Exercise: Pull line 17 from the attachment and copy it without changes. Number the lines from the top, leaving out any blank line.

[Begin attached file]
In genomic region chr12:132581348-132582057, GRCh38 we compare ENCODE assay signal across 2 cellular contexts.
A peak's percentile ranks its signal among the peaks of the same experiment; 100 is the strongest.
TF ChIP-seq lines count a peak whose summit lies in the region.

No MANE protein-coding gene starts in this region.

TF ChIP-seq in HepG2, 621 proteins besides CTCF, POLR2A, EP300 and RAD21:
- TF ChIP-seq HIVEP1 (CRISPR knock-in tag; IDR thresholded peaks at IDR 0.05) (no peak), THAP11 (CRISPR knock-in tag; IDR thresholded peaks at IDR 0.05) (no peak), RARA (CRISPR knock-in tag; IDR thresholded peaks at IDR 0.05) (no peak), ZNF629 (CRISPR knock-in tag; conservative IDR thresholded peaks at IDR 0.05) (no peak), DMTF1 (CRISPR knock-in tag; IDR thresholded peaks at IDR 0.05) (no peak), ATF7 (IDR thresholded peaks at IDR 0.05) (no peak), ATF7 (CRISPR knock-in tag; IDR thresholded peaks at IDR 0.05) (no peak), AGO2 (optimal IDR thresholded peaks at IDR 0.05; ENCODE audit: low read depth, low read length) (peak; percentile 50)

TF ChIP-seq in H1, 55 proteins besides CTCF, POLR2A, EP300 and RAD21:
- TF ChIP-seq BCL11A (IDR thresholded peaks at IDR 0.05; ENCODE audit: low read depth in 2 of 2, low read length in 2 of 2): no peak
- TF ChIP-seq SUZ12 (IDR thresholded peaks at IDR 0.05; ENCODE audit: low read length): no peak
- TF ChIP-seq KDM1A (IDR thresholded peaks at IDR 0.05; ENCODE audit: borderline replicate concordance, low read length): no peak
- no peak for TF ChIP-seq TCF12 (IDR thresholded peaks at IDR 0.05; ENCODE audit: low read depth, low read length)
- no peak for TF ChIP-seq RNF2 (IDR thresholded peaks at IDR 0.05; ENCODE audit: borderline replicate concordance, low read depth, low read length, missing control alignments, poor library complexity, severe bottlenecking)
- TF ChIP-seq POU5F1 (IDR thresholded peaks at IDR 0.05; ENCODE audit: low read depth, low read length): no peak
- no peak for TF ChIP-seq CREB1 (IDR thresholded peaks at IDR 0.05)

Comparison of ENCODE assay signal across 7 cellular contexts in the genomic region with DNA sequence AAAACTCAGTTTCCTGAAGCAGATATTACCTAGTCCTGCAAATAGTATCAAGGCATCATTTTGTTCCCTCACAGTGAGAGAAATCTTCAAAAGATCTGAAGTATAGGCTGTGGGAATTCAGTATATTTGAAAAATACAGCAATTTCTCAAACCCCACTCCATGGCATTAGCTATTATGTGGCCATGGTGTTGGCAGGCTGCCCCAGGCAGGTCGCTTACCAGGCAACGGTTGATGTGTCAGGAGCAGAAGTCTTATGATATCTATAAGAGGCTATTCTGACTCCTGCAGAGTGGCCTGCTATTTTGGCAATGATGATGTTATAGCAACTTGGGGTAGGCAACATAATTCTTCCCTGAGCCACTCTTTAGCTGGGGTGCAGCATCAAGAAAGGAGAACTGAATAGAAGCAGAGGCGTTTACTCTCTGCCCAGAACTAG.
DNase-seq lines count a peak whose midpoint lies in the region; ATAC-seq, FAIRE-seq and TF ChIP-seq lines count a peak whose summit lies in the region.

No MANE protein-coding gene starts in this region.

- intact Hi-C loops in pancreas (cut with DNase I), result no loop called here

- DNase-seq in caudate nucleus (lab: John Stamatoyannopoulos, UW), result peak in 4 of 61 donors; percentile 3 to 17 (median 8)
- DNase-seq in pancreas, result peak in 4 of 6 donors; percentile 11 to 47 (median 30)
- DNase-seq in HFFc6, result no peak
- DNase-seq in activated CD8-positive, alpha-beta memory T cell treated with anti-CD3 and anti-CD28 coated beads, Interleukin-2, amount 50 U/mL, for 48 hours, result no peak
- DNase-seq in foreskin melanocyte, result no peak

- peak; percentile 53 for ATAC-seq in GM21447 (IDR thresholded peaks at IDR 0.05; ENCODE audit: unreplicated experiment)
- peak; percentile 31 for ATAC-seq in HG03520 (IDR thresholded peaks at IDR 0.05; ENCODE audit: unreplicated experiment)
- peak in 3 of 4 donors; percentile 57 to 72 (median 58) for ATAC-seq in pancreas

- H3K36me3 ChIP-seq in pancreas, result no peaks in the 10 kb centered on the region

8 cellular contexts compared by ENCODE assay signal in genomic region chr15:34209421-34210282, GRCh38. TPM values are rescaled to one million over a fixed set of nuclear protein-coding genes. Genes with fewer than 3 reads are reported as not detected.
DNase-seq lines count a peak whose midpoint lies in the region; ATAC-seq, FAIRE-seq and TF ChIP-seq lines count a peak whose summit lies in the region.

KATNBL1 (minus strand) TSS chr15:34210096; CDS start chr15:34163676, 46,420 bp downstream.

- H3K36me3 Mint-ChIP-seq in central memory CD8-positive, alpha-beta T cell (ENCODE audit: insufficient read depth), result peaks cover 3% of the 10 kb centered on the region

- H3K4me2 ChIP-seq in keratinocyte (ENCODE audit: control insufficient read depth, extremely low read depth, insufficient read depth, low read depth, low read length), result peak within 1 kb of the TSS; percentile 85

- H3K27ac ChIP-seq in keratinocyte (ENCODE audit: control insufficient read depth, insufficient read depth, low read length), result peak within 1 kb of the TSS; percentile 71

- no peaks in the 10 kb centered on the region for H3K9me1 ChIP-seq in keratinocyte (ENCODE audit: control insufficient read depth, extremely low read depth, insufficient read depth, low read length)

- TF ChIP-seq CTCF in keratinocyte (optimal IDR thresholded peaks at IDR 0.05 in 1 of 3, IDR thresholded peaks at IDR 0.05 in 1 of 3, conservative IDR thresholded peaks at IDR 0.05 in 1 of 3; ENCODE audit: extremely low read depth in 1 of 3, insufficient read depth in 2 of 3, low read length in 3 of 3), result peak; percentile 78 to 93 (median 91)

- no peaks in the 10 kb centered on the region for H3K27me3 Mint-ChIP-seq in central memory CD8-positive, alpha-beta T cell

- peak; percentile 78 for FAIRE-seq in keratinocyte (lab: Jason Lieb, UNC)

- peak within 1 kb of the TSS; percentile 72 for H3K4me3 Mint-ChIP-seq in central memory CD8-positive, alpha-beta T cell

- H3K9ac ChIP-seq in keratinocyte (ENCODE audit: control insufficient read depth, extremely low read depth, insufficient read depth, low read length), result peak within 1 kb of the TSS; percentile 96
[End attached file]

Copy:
No MANE protein-coding gene starts in this region.